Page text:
Together we watch Yauheni and Bethany on the swings in a nearby park. Yauheni jumps and lands on both feet.
“Mom, a girl broke her arm jumping off this swing,” says Bethany .
“Yauheni, don’t jump off the swing,” I say. He gets back on, swings high and then jumps again.
“Don’t jump, Yauheni. You could hurt yourself,” says Bethany . Yauheni walks off with a scowl on his face.
Yuliya spends a few minutes with Yauheni, but he won’t really talk to her. She decides to call his parents and ask why he acts this way. Fortunately they are among the few people in the village with a phone. After a few minutes of rapid-fire Russian, Yuliya hands the phone to Yauheni.
“His father told me to hit him if he doesn’t do what you want,” she turns and says to me.
This reminds me of one night at dinner when Ian was misbehaving and Yauheni said: “My papa…,” then grabbed his own ears and yanked hard. “Me bad.”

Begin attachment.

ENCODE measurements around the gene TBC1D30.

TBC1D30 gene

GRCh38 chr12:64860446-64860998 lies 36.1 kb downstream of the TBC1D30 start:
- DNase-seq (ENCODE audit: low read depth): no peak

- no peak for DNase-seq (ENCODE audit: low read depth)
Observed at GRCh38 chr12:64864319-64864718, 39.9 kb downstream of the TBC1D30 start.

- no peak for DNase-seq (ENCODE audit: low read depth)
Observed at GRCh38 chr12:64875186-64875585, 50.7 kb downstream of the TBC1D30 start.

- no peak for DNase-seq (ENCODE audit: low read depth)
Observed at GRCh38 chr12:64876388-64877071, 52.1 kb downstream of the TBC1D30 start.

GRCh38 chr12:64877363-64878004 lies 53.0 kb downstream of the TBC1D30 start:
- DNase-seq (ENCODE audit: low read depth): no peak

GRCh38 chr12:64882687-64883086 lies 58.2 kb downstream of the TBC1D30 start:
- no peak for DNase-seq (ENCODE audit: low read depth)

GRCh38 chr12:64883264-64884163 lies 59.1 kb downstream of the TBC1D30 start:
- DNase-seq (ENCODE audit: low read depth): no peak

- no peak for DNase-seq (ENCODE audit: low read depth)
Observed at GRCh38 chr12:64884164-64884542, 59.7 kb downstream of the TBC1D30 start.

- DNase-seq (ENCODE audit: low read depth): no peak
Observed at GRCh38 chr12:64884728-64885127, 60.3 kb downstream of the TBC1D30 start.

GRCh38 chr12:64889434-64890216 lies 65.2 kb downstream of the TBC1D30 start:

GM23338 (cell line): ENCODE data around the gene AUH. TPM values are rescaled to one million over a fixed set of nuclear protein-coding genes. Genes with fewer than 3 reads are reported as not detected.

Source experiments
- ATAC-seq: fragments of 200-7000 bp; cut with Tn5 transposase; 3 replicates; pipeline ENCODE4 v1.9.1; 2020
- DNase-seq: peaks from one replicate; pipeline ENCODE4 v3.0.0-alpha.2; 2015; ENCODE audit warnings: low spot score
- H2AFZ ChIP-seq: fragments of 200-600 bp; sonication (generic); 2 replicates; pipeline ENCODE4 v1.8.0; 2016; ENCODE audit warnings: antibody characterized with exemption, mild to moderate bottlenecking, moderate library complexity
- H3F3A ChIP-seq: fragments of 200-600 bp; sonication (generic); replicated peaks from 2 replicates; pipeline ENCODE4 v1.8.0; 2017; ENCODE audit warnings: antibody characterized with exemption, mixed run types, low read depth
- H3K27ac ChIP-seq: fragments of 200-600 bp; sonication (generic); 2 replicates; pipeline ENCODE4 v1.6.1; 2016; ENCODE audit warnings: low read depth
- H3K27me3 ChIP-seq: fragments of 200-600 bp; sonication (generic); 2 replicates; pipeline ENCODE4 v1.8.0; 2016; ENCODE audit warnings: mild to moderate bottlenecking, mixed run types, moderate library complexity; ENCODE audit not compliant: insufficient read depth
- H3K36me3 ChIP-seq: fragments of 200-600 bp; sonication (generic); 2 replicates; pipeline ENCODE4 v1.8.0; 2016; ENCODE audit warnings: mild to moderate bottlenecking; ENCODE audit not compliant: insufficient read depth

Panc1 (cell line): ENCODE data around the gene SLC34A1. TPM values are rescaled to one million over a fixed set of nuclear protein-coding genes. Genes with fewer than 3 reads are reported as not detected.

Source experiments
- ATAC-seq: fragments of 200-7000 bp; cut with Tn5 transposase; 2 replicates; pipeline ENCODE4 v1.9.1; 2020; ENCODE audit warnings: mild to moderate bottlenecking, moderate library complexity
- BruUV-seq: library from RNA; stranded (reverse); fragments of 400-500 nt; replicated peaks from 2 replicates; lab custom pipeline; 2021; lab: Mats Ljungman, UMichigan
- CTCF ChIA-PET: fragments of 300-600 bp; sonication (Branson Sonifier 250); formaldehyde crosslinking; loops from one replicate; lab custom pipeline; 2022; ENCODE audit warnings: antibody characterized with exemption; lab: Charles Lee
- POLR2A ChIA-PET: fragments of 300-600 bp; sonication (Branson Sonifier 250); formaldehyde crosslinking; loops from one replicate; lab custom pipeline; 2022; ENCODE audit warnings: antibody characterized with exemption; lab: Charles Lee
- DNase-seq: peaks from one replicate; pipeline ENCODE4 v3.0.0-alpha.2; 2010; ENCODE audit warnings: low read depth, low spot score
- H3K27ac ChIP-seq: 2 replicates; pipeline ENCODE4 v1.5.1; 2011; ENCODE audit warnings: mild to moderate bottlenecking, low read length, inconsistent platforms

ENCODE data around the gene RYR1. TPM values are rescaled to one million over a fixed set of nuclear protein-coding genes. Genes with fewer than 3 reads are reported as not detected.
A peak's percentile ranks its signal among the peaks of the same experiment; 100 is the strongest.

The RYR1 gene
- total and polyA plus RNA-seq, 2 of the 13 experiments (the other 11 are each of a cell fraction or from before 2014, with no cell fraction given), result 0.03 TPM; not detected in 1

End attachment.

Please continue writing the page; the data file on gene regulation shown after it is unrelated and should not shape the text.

He hangs up, then comes to me in tears and hugs me tightly. This is the first time he has cried. I feel like we’ve broken down a huge barrier. “Yauheni tells me he’s upset that he makes you unhappy,” says Yuliya. “He is going to behave better.”
“Mom, I want to play with Yauheni’s Spiderman toy,” cries Ian. I’ve bought each of them a toy, but Ian wants whatever Yauheni has. By the time I reach Ian’s room, he is playing with Yauheni’s Spiderman.
“Yauheni gave Ian his toy,” says Amanda. “He hardly has any toys but he gives away what he has.”
As I gather used warm clothes to send back to Yauheni’s family, I think about how carelessly we buy and discard things. I suggest to the girls that we forgo back-to-school shopping for clothes this year, and just buy supplies. They agree, and tell me they don’t want much for their birthdays or Christmas, either.
“Do you wish you could stay in Canada ?” asks Bethany . She now thinks of Yauheni as an equal, a brother. “Yes, yes, me love Canada ,” Yauheni says looking like a true Canadian with his Toronto Maple Leafs baseball cap and hockey jersey.